For the Asian American poets I admire, there are Fil-Ams Joseph O. Legaspi, Eugene Gloria, R. A. Villanueva, Ocean Vuong, Marilyn Chin, Ha Jin, and Viet Thanh Nyugen. 

There are many, many more that should be included in this list, but these poets influenced my current preoccupations in the field of poetry.

Tell me a little about your creative process—for instance, do you have a particular writing ritual or writing space?

I write during the day and save the night for personal reflection or for talking to friends. I’ve taken to writing in cafés, which my friends think is stereotypical, but there you have it. I’ve heard of the 3 a.m. habit that Sylvia Plath espoused, and I think it’s admirable to be able to get up in the morning before the chaos of the day to write; alas, I cannot get up that early.

One of the habits I’ve been trying to make lately is to write offline. I think sometimes the interruptions of the internet can make you lose track of the flow of writing. But then again, it’s a trial and error, right?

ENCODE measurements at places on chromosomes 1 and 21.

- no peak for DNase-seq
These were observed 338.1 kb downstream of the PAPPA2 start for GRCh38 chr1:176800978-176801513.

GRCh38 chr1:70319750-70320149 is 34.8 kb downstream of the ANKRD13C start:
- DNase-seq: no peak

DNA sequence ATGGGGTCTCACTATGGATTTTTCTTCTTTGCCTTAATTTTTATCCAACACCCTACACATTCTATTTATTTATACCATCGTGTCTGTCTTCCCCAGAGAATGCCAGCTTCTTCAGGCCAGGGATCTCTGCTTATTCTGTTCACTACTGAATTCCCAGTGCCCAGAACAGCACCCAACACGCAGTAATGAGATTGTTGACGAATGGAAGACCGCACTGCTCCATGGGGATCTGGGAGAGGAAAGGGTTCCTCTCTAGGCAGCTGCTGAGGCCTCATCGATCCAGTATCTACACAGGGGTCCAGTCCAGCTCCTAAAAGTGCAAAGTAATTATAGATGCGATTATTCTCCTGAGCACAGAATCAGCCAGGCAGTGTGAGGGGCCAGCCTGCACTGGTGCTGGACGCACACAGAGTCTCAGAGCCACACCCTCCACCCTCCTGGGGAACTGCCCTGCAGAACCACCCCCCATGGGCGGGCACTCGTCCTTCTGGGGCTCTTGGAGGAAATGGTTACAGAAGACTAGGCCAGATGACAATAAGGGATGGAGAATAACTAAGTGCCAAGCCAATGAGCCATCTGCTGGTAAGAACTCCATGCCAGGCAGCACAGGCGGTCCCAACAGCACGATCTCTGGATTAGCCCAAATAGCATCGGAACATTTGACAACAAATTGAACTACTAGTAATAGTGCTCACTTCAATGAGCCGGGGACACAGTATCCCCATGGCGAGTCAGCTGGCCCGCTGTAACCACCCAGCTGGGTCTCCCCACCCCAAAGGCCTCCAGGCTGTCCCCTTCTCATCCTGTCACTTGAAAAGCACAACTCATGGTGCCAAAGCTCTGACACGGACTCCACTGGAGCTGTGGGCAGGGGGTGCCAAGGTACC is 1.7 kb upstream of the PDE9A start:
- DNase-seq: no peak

Mostly, my writing habit is to write whenever and wherever I can. I carry my laptop and a notebook and a pen wherever I go (yes, my bag is heavy), so that I have the luxury to write wherever and whenever. And yes, I still believe writing and even reading is a luxury, especially in a third-world country, where books and writing materials are expensive. Laptops aren’t as much of a necessity as a luxury for a certain class of people.